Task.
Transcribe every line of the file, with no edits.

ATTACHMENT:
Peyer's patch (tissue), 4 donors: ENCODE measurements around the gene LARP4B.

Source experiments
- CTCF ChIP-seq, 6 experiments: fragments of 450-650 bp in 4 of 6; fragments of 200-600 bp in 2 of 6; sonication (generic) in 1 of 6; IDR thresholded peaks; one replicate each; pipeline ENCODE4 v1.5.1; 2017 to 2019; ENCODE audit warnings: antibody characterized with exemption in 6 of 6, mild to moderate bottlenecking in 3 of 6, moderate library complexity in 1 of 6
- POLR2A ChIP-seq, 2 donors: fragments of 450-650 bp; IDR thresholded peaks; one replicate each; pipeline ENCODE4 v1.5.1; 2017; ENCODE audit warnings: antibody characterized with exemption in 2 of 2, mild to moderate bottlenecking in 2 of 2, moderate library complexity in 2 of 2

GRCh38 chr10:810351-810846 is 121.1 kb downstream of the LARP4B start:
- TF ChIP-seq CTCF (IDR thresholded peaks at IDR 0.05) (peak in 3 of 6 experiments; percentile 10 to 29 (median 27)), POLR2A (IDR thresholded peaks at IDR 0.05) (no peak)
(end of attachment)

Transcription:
Peyer's patch (tissue), 4 donors: ENCODE measurements around the gene LARP4B.

Source experiments
- CTCF ChIP-seq, 6 experiments: fragments of 450-650 bp in 4 of 6; fragments of 200-600 bp in 2 of 6; sonication (generic) in 1 of 6; IDR thresholded peaks; one replicate each; pipeline ENCODE4 v1.5.1; 2017 to 2019; ENCODE audit warnings: antibody characterized with exemption in 6 of 6, mild to moderate bottlenecking in 3 of 6, moderate library complexity in 1 of 6
- POLR2A ChIP-seq, 2 donors: fragments of 450-650 bp; IDR thresholded peaks; one replicate each; pipeline ENCODE4 v1.5.1; 2017; ENCODE audit warnings: antibody characterized with exemption in 2 of 2, mild to moderate bottlenecking in 2 of 2, moderate library complexity in 2 of 2

GRCh38 chr10:810351-810846 is 121.1 kb downstream of the LARP4B start:
- TF ChIP-seq CTCF (IDR thresholded peaks at IDR 0.05) (peak in 3 of 6 experiments; percentile 10 to 29 (median 27)), POLR2A (IDR thresholded peaks at IDR 0.05) (no peak)